As we celebrate Independence Day and the political incarnation of the idea that is “America,” I think of all the teachers who have the opportunity to invite students into the story of the American Revolution. What guiding question will you use to spark curiosity and stimulate deeper investigation into this remarkable event?
In a letter to H. Niles in 1818, John Adams wrote, “The Revolution was completed before the war ever commenced. The real American Revolution was in the minds and hearts of the people. Their changing opinions, values and sentiments, that was the real American Revolution.” What did he mean by this perplexing paradox: the Revolution completed before the war ever began?! What was changing in the minds and hearts of the people? These questions challenge us to find deeper levels of meaning in the genius of America. There is no single right or wrong answer. They compel us to view the topic from multiple perspectives; lead us back to primary sources and historical precedents in our research. They provide opportunities for students to develop skills and master traditional content in the course of pursuing deeper meaning. We will encounter the series of battles, the political tit for tats, the Revolutionary heroes, but those will be secondary to our pursuit to discover what was changing in the minds and hearts of the people.
There are many complexities in discerning the causes of the American Revolution. At its heart is the God-given value of every person made in his image. Economic level, social status, occupation, family origin – none of it impressed God. Every individual (we acknowledge that ‘every’ meant something different then than it needs to mean today) mattered because He loved them, not because of their privilege or achievements on earth. What was known (but not necessarily practiced) by the Church was making its way into political expression. “We hold these truths to be self-evident, that all men are created equal, that they are endowed by their Creator with certain unalienable Rights, that among these are Life, Liberty and the pursuit of Happiness.”
The American Revolution was in part about human individuality; about a consciousness (the mind of Christ?) that loved and honored the freedom of every human being. Where can we find expressions of that individuality in history? Where are the stories of individuals who stood up for what they believed against the powers that be, who insisted on finding the truth themselves rather than accepting the dogma of precedent and power? Could we find them in politics? In science? In religion? In the arts?
Every hero (besides Jesus) has flaws, inconsistencies and hypocrisies, but within the context of fallen souls we find men and women who represent the God-given inclination to express the fullness of the unique individual he created them to be. For example, in politics Oliver Cromwell wouldn’t just accept the word of the king as law – he insisted that the “people” have a say through representatives in parliament. In science, Galileo wouldn’t just accept the theories of Aristotle – he conducted experiments (one of the first examples of such we know) to find out the truth for himself. In religion Martin Luther translated the Bible into the language of the people so they could read God’s word for themselves. Salvation was between every individual and God, not mediated through the church hierarchy. Anne Hutchinson challenged the male-dominated ministers of her time, testifying that God spoke to her directly without the interession of church authorities. Harriet Tubman and Frederick Douglass risked their lives fighting for the rights the Declaration of Independence promised to “all men.”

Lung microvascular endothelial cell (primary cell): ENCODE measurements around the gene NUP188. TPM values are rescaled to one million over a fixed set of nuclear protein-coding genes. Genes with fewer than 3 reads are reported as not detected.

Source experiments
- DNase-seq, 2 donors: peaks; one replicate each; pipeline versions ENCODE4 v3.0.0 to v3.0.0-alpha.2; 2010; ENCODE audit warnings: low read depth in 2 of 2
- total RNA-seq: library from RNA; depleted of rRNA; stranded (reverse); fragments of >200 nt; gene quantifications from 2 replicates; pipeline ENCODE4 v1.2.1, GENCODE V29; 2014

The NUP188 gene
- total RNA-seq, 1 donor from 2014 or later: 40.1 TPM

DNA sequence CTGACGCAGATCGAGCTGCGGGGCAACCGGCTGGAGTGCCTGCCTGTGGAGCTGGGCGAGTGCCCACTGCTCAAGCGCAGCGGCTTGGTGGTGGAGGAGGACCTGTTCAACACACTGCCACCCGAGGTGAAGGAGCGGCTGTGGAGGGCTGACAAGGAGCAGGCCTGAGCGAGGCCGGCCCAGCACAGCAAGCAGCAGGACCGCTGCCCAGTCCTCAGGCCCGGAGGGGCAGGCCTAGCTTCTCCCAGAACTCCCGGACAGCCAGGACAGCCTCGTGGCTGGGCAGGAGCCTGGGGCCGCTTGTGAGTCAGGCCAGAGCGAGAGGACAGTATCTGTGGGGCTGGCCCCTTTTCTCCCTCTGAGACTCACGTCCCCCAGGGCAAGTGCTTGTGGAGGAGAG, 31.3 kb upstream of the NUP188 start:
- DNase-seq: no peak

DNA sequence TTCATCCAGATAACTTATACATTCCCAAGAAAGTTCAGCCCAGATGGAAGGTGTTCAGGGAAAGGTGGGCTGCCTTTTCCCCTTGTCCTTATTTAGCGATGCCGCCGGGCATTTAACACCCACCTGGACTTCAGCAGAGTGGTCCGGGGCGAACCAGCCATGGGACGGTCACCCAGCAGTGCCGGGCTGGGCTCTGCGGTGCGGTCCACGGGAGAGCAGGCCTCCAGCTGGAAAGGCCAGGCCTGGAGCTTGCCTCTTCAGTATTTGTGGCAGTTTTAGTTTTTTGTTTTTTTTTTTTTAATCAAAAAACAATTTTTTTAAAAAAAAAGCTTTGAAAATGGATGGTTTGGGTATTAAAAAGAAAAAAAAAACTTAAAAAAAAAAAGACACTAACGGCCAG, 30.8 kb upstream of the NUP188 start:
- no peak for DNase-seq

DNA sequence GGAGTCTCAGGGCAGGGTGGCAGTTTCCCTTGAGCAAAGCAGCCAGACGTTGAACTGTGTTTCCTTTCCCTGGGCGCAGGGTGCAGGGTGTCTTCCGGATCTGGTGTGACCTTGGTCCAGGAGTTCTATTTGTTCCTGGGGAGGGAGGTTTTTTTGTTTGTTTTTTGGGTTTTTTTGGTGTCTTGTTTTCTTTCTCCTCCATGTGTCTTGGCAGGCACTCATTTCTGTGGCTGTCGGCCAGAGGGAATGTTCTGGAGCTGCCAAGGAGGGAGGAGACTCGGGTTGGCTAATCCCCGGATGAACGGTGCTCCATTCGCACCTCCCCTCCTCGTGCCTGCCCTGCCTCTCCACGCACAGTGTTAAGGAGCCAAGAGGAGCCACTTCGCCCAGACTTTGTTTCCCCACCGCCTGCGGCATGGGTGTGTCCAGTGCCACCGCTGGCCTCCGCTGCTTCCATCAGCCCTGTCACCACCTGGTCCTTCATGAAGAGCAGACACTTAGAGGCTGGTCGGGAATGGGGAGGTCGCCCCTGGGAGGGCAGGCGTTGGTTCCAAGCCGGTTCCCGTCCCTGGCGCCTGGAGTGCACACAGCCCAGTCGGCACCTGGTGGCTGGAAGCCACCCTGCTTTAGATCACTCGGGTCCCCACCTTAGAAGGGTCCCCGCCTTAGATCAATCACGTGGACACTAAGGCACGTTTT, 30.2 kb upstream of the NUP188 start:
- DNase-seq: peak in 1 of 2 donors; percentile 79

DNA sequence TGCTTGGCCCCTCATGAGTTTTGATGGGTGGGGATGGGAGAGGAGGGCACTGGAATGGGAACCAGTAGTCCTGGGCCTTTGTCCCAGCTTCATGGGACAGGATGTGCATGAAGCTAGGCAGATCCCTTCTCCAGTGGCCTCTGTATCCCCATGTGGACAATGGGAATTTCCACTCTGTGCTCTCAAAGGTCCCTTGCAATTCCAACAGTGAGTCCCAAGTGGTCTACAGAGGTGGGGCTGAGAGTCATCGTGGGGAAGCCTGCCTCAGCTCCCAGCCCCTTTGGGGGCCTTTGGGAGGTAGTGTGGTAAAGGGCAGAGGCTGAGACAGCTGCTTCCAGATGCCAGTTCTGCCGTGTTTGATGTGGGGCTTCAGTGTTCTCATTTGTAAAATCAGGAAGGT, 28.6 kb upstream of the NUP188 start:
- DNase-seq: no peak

The light of our individuality has a shadow side, which is equally important to explore. Pursuing life, liberty and happiness outside of God’s word, disconnected from his love, “We all, like sheep, [go] astray, each of us [turning] to our own way.” (Isaiah 53:6) No lack of examples there!
You could study a few historical characters together as a class, then ask each student to choose one figure, pre or post-American Revolution whose life manifests the expression of individual rights over political power, love over social oppression or faith over religious authority. Find the light and the darkness in the way they responded. Enjoy spirited debates comparing political freedom with spiritual freedom. And don’t forget to thank John Adams for his provocative comment about the more significant revolution, the changing minds and hearts of the people.
After 28 years teaching in classrooms K-12, Steven Levy (firstname.lastname@example.org) is now an educational consultant, working independently and with EL Education. He guides teachers in designing service-based curriculum, engaging instructional practices, student owned assessments, and character development. He was recognized as the Massachusetts State Teacher of the Year (1993), and honored by the Disney American Teacher Awards as the national Outstanding General Elementary Teacher (1995). Mr. Levy was the recipient of the Joe Oakey Award for his national impact on project-based learning, and received the John F. Kennedy Prize for the teaching of history. Mr. Levy and his fourth grade students were designated “Conservation Heroes” by the National Park Service for their study of the effects of a local bike path on the environment and the community. Mr. Levy has written various articles for educational journals, and his book, Starting From Scratch (Heinemann, 1996), details some of the projects and students he has worked with in his elementary classrooms.